Complete guide to kitchen layouts

Complete guide to kitchen layouts

Getting your kitchen layout right is the most important factor in ensuring a functional and practical kitchen area. Is your kitchen small and cramped? Or maybe your kitchen is large and expansive. A clever layout will make all the difference in helping you to get the most out of the space. Especially in a kitchen, there is a lot more to layout than just placing furniture and cabinetry: ergonomics has a huge role to play as well. Getting the heights right, ensuring enough space for comfortable movement, placement of appliances and ease of use are all going to factor in your enjoyment of the room. Keep reading for a complete guide to kitchen layouts.

Complete guide to kitchen layouts

The one-wall kitchen

Usually found in smaller kitchens, this simple layout is space-efficient without giving up on functionality. Consisting of cabinets installed against a single wall, the One Wall Kitchen can have upper and lower cabinets or shelving over base cabinets, creating a clean aesthetic. The best way to maximise this layout is to utilise your kitchen’s vertical space. Your width will be somewhat limited, so take your cabinets as far up as possible to increase storage space.

The galley kitchen

With very economical use of cabinets, the galley kitchen consists of two rows of cabinets facing each other, creating an inner passage or galley between them. By eliminating the need for corner cupboards, this type of layout uses every millimetre of space without wastage. This uncomplicated design also means that there are fewer special gadgets necessary, making this a cost-efficient option as well.

The L-shaped kitchen

The L-shape is a practical and popular layout for small and large kitchens alike. The L-shape kitchen includes workspaces along two adjoining walls that run perpendicular to one another. The spacious and open design of the L-shape offers greater flexibility for meal preparation and the placement of appliances. This layout works well for two cooks working in the kitchen at the same time because there are no traffic lanes that flow through the work area.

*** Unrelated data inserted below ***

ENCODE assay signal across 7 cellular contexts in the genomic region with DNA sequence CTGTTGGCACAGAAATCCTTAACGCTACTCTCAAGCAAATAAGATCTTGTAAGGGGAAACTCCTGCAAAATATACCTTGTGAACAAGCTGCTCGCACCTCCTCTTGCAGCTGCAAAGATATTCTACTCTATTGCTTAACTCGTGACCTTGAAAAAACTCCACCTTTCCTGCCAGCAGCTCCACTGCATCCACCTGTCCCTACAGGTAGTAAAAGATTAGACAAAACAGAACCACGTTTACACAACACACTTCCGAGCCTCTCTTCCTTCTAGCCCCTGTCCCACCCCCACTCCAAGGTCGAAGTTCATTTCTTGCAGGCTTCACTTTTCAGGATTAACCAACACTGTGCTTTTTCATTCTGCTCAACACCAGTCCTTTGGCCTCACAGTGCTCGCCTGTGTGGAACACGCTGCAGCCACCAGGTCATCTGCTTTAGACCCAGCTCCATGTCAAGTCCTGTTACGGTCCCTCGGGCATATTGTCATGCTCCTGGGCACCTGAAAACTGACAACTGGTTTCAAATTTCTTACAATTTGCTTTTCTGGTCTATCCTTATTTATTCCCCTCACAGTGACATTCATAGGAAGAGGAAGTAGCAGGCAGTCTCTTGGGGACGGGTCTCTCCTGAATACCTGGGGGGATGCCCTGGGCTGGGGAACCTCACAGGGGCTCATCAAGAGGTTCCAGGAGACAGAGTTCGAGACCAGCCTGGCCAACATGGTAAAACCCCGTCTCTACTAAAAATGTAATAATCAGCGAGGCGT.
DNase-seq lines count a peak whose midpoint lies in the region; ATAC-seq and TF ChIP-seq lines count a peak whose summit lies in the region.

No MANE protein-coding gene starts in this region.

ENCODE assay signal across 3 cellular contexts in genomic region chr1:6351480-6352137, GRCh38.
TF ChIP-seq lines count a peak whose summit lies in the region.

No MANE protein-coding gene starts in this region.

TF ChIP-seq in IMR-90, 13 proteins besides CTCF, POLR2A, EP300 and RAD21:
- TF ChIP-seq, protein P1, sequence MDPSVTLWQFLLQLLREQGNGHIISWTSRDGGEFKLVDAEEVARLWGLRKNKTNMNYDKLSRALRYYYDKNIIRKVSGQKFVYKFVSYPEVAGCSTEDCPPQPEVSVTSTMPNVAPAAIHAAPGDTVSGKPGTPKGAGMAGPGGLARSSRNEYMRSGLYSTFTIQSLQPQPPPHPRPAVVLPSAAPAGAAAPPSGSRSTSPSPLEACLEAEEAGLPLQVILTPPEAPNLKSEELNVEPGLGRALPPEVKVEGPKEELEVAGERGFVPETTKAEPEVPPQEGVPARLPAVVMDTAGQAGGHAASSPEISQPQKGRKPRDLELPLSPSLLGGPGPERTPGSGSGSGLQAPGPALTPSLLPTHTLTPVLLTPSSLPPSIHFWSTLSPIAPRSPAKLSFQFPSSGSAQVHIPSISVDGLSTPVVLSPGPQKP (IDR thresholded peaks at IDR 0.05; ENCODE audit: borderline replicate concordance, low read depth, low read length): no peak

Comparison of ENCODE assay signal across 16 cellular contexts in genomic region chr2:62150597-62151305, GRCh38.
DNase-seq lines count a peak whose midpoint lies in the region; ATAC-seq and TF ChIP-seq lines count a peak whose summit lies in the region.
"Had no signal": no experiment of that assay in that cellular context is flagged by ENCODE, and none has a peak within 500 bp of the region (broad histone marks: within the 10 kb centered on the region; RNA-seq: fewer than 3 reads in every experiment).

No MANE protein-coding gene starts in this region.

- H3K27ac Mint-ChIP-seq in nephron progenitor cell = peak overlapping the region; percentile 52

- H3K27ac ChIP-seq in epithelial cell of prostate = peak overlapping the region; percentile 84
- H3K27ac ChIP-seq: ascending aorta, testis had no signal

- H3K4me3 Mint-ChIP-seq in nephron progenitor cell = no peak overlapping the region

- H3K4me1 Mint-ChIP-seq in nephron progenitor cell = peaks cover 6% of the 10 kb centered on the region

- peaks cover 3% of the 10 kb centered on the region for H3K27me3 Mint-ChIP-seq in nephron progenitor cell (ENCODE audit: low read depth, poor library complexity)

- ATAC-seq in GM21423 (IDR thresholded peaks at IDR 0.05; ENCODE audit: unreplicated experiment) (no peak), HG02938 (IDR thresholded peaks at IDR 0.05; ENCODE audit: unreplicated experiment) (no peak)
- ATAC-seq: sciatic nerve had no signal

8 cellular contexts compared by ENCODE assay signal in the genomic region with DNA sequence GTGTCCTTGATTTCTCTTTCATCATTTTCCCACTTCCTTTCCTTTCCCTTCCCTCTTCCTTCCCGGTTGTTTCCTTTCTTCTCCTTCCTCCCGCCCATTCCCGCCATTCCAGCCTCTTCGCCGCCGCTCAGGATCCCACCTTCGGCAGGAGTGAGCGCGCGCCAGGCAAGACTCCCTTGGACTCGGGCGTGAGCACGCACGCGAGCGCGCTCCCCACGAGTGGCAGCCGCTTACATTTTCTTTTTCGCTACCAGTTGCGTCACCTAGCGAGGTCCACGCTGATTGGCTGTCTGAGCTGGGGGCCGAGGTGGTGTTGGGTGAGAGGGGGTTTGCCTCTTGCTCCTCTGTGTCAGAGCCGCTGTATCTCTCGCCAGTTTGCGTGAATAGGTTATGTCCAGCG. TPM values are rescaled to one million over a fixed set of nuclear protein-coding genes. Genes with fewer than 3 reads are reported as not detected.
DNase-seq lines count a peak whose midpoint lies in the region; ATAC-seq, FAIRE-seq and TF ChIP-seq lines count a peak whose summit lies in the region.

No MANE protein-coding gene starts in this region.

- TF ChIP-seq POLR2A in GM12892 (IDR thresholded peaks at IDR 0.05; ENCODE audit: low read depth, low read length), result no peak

The U-shaped kitchen

The U-shape layout is the best kitchen for larger kitchens. It consists of cabinetry along three adjacent walls, surrounding the cook on each side and allowing for ample countertop space. It can feel enclosed if there are upper cabinets on all three walls, so get creative with open shelving, tile, and even a range hood to help take up space on one of the walls. The U shaped kitchen allows for great workflow and multiple users at the same time.

The island kitchen

The island kitchen is a popular choice in modern kitchens because it allows your creativity to shine through. It provides a large work surface and storage area in the centre of your kitchen. Storage options include drawers or cabinets built into the sides of the island. The size will determine the amount of space you have, but you can even incorporate an under-counter fridge or a wine cooler if space permits.

If you aren’t as flashy, it can be used simply as a convenient preparation zone during mealtimes. Its central location makes it a great feature for natural traffic flow in your kitchen. A kitchen island can be utilized as both a work and a social area where friends and family can interact while meals are cooking. Because of its location, it’s also a great place to install overhead lights or any other kind of prominent and decorative task lighting.

The peninsula kitchen

The peninsula is related to the island kitchen and incorporates a kitchen counter that juts out from a wall or cabinetry. This is a great solution that offers the benefits of a kitchen island where space doesn’t allow for an independent island to be installed. The peninsula can be used for food preparation, eating or other tasks while the cook is busy with meal preparation.

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